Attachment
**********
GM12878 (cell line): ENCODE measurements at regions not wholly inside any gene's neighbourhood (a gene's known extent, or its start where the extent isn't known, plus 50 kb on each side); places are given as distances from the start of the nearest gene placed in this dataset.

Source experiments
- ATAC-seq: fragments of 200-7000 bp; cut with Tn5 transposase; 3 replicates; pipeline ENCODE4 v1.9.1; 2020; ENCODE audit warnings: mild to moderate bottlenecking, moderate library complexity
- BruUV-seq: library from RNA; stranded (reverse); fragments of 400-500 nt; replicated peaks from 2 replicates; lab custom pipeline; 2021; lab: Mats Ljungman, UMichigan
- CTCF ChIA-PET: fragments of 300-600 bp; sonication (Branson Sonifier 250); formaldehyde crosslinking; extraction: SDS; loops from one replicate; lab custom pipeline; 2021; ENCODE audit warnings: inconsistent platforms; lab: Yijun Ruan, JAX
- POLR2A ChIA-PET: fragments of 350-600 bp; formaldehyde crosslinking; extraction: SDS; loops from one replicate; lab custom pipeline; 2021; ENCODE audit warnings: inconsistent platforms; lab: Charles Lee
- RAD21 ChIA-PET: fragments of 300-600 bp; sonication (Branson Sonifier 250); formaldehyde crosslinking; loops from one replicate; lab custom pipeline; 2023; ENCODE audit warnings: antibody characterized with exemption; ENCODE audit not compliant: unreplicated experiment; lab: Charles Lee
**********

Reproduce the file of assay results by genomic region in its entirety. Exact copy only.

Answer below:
GM12878 (cell line): ENCODE measurements at regions not wholly inside any gene's neighbourhood (a gene's known extent, or its start where the extent isn't known, plus 50 kb on each side); places are given as distances from the start of the nearest gene placed in this dataset.

Source experiments
- ATAC-seq: fragments of 200-7000 bp; cut with Tn5 transposase; 3 replicates; pipeline ENCODE4 v1.9.1; 2020; ENCODE audit warnings: mild to moderate bottlenecking, moderate library complexity
- BruUV-seq: library from RNA; stranded (reverse); fragments of 400-500 nt; replicated peaks from 2 replicates; lab custom pipeline; 2021; lab: Mats Ljungman, UMichigan
- CTCF ChIA-PET: fragments of 300-600 bp; sonication (Branson Sonifier 250); formaldehyde crosslinking; extraction: SDS; loops from one replicate; lab custom pipeline; 2021; ENCODE audit warnings: inconsistent platforms; lab: Yijun Ruan, JAX
- POLR2A ChIA-PET: fragments of 350-600 bp; formaldehyde crosslinking; extraction: SDS; loops from one replicate; lab custom pipeline; 2021; ENCODE audit warnings: inconsistent platforms; lab: Charles Lee
- RAD21 ChIA-PET: fragments of 300-600 bp; sonication (Branson Sonifier 250); formaldehyde crosslinking; loops from one replicate; lab custom pipeline; 2023; ENCODE audit warnings: antibody characterized with exemption; ENCODE audit not compliant: unreplicated experiment; lab: Charles Lee